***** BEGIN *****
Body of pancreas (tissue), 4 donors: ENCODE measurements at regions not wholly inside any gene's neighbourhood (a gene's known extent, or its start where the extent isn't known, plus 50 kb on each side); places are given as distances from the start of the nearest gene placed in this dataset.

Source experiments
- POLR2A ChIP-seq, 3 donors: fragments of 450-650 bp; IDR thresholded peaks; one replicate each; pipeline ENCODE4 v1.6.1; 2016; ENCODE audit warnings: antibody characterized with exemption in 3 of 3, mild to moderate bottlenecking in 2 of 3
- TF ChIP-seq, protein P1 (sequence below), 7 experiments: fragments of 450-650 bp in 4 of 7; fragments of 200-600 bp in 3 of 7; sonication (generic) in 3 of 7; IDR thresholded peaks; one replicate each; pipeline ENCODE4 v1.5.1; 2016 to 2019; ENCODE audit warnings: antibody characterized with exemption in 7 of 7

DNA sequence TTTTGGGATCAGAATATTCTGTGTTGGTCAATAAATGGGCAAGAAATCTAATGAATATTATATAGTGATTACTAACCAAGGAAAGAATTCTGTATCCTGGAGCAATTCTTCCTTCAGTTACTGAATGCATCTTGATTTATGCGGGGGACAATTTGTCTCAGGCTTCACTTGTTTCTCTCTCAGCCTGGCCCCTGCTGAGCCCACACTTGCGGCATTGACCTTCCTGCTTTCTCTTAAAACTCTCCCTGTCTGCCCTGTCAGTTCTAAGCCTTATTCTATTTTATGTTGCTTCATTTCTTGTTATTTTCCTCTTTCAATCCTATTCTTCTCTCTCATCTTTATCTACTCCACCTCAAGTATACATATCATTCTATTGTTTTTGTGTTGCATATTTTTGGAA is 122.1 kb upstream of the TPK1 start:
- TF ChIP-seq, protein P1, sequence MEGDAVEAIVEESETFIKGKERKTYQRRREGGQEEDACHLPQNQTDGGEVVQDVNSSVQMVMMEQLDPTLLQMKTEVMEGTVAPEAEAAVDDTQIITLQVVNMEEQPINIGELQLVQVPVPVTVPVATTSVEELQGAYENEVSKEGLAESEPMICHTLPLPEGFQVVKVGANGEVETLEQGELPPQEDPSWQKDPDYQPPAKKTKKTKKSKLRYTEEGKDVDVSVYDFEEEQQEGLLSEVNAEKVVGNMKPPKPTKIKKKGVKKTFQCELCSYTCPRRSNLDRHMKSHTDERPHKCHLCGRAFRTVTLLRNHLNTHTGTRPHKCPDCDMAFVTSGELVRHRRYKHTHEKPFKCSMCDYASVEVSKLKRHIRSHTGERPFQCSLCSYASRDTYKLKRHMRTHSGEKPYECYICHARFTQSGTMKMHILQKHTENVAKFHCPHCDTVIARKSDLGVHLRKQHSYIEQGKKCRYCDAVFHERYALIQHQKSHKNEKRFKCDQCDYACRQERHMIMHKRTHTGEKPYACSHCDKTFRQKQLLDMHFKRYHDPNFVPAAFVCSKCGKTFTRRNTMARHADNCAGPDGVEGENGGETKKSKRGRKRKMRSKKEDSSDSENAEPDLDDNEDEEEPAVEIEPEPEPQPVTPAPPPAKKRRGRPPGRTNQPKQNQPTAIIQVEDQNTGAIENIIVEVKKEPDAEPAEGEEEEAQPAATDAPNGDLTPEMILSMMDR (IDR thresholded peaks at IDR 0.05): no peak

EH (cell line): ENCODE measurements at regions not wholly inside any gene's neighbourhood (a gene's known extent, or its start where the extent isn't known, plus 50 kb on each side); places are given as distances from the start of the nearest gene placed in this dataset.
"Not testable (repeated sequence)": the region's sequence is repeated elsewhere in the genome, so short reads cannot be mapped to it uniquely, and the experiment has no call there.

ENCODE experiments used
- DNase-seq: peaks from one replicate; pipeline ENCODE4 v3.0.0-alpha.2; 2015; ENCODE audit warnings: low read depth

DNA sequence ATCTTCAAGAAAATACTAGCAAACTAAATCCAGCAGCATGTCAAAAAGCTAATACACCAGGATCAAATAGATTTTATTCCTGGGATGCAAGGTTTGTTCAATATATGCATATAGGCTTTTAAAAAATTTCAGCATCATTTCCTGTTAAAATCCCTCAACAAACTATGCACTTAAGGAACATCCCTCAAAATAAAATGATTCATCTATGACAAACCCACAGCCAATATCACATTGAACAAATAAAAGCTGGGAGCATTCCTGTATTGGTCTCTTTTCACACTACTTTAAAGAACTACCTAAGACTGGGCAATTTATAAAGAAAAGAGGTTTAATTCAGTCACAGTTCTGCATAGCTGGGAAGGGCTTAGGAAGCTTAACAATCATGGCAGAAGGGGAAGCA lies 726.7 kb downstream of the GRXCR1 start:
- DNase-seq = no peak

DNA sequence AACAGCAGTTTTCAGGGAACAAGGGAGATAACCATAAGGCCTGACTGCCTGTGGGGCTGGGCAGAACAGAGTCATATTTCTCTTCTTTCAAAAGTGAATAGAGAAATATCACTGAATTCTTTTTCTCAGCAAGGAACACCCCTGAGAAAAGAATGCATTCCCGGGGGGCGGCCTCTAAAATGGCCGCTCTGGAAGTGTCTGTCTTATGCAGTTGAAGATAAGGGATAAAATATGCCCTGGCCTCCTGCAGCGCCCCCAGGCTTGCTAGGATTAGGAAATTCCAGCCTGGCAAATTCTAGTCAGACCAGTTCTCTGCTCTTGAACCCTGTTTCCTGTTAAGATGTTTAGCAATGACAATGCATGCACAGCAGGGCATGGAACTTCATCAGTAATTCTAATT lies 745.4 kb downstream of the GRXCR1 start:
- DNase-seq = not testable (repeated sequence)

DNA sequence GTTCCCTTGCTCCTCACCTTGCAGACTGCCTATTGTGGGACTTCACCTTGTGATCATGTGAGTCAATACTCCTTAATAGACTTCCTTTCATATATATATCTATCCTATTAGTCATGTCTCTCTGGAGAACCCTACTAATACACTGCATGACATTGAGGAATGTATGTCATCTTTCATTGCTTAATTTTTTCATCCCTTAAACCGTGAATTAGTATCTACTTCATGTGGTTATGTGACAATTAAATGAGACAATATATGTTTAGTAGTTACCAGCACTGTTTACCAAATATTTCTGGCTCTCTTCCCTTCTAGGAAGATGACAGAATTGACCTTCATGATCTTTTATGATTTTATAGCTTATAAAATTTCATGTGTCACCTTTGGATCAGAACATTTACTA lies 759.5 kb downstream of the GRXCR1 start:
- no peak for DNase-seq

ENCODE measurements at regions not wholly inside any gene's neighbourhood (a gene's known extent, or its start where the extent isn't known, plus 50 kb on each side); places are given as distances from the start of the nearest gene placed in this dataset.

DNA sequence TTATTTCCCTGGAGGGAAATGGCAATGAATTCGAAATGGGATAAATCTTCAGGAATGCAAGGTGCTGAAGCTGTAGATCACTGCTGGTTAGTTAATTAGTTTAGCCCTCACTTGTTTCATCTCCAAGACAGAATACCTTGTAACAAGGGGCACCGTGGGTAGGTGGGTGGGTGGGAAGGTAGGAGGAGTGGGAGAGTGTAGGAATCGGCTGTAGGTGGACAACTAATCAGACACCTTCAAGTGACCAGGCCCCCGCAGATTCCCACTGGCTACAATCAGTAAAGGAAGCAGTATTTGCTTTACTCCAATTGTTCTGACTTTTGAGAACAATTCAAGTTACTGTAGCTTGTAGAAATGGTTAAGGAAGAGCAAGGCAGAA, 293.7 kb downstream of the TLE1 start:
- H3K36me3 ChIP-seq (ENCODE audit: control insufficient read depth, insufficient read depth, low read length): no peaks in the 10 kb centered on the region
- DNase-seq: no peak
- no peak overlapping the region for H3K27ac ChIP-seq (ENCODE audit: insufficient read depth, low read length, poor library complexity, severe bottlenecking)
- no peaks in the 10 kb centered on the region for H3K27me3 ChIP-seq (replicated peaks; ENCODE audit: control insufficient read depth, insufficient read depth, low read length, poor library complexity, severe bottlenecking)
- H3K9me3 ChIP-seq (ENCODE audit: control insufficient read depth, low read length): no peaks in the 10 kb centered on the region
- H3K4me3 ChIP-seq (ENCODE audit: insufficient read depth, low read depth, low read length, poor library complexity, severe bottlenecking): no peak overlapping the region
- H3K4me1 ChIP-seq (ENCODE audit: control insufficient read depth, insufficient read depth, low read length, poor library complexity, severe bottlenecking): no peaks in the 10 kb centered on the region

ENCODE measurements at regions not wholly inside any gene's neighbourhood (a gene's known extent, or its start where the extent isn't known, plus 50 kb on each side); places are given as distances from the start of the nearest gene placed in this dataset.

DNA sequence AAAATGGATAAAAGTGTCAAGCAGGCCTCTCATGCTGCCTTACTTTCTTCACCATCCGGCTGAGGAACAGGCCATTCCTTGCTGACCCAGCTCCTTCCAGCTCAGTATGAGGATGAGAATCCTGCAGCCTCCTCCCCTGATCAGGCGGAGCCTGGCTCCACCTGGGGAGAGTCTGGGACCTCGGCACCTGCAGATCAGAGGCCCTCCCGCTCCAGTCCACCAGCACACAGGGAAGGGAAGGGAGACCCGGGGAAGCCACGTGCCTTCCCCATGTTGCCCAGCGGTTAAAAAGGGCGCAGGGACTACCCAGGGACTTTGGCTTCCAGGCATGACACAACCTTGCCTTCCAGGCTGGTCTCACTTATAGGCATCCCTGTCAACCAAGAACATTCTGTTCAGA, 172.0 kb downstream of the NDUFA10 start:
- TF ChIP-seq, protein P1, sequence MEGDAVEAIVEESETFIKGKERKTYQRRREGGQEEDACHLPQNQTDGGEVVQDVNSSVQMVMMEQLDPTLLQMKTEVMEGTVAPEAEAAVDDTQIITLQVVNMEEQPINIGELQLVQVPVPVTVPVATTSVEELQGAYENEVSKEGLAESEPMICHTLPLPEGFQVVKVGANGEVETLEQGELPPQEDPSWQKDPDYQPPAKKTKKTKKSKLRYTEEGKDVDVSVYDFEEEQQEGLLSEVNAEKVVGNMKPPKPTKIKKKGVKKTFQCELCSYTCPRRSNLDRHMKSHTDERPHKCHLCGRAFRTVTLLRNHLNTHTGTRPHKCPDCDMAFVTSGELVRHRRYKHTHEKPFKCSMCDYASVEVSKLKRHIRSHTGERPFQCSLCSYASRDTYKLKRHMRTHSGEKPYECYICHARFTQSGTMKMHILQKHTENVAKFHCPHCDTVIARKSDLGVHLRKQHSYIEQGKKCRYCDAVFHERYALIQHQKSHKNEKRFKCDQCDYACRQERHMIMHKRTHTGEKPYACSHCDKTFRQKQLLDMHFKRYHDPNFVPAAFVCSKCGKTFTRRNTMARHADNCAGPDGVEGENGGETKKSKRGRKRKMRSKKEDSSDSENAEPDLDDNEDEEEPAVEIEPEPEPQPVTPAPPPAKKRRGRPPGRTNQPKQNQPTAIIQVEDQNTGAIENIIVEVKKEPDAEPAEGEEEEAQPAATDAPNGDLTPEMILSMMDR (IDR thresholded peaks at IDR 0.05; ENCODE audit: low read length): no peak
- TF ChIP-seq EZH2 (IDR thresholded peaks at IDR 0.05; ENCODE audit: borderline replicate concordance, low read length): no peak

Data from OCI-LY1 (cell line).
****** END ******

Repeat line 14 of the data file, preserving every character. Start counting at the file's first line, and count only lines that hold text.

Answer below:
- DNase-seq = not testable (repeated sequence)